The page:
I'm going to start off with these drapey tops. I've seen them called all sorts of different things, so I'm not sure what the "official" title is. The lovely thing about this style shirt is, the sleeves are not sewn in like a regular sleeve making them super simple to sew. They are so comfy to wear, and can be dressed up or down depending on accessories.
These two are from Anthropologie. The first is $68.00, the second is $58.00. (The links to the listings are below each picture)
These next two are from Nordstrom. The first is $54.00, and the second is $178.00. (ummmm....wow, just a teensie bit expensive?)
As you can see, while the basic style is the same, each one is slightly different in the finishing details. The sleeve length, necklines, waist and materials are all varied.
While the little girls were down for a nap, I came up with two of my own versions. (With the help of strong cup of coffee to keep myself awake) My first version, I made out of a turquoise knit.
My second one has slightly longer sleeves, looser fit, and no binding around the neckline. I made it with a super soft cream colored knit.
Here is how I made them. Sorry, my method wasn't super specific since I was making it up as I went, but you should still get the general concept.
First off, make sure you pre-shrink your fabric before you start sewing. I laid out my fabric so that it was four layers thick with two folds along the edge. I used a loose fitting shirt I already had as my basic guide, so I wouldn't have to mess with measurements. I folded my shirt in half and laid along the two folds.
I cut out around the shirt, making the sleeves longer and the neckline a boat neck style. You want the sleeves to kind of sweep down gently to the side of the shirt with no sharp angles.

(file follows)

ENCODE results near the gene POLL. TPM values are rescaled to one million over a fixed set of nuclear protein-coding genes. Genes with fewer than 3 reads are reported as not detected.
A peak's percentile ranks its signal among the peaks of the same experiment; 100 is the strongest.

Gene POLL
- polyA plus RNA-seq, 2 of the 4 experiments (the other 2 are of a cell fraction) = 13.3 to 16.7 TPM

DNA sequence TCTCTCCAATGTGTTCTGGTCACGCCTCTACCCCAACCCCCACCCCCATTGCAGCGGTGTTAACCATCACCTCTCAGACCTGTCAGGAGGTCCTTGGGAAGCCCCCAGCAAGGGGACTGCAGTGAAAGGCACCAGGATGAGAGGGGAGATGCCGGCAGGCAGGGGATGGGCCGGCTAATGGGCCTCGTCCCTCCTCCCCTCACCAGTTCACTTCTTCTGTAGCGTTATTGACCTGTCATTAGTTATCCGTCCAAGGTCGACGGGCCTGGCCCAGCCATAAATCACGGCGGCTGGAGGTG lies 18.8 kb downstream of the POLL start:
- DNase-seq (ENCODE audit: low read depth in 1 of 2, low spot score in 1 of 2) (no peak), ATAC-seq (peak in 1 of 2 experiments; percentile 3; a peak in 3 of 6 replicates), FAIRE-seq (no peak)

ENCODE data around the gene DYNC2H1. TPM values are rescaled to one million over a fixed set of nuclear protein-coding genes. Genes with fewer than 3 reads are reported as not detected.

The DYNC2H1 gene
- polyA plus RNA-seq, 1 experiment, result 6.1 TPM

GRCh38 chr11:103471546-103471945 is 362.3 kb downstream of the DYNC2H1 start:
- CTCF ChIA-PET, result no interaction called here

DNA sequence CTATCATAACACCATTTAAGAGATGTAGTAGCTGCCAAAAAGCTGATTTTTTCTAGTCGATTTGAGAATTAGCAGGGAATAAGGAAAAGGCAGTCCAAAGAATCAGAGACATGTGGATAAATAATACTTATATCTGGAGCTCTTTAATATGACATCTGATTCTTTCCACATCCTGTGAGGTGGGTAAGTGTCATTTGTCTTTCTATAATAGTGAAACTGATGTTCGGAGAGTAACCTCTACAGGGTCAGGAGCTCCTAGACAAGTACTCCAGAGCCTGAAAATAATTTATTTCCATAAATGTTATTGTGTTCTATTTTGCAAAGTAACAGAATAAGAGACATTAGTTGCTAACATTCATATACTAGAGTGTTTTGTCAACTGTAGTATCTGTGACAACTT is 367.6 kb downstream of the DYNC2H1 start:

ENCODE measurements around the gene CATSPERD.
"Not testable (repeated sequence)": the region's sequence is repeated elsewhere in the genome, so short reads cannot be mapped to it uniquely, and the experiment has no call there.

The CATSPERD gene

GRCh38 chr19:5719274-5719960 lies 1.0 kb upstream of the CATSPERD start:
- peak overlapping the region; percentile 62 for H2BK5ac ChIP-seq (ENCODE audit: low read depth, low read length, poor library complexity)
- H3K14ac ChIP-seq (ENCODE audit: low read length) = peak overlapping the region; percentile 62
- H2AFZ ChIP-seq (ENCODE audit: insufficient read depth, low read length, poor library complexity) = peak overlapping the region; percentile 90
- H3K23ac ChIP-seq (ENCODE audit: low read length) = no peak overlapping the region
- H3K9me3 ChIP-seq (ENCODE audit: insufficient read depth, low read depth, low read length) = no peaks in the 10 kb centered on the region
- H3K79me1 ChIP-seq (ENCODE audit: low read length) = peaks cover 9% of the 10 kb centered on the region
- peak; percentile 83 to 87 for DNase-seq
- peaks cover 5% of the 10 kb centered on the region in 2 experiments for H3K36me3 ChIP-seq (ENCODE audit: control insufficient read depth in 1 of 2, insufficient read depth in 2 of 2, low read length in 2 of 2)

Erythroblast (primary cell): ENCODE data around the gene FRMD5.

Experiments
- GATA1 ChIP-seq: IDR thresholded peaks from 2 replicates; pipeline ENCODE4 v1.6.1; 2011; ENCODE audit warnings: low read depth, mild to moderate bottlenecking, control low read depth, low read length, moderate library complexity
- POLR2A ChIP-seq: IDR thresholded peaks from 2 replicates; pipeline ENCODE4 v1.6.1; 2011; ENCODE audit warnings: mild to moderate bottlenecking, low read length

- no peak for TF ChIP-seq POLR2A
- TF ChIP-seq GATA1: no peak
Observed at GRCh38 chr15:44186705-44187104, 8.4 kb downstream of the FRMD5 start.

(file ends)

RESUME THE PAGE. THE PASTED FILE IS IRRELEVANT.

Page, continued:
I turned right sides together and pined at the edge of the neck and the under arm.
I sewed along the top shoulder and from the arm pit down the side seams. I left about 8 inches of the sleeve open. You don't want it to be open too far down the side of the shirt.
Next, I cut an eight inch wide band for the bottom of the shirt. Make sure you pay attention to the stretch of your fabric... If your fabric only has a one way stretch, you want the stretch to be going width wise or it will be too tight even if its cut the right length. I didn't do that and had to go back and add in some fabric. I folded the band raw edges together, right sides out so that the fold was on the bottom.
Doing this prevents you from having to hem the bottom of the shirt. Sew the band on and then the bottom is nicely finished for you.
I double stitch hemmed the sleeves and then cut out binding for the neckline. I just cut a long strip about two inches wide. Fold it over and sew to the neckline.
I just trimmed off the excess when I got to the end and sewed the two ends together. Don't forget to stretch out the binding as you sew so that it keeps the neckline from sagging.
I top stitched around the neck to help it smooth out.
That all there is to it! The cream colored one I did basically the same. Mine cost me about $5.00 each. As with just about everything I sew, I learned some things to make me better at it the next go around. Hmmm, now what to make next?
" To every thing there is a season, and a time to every purpose under the heaven:"
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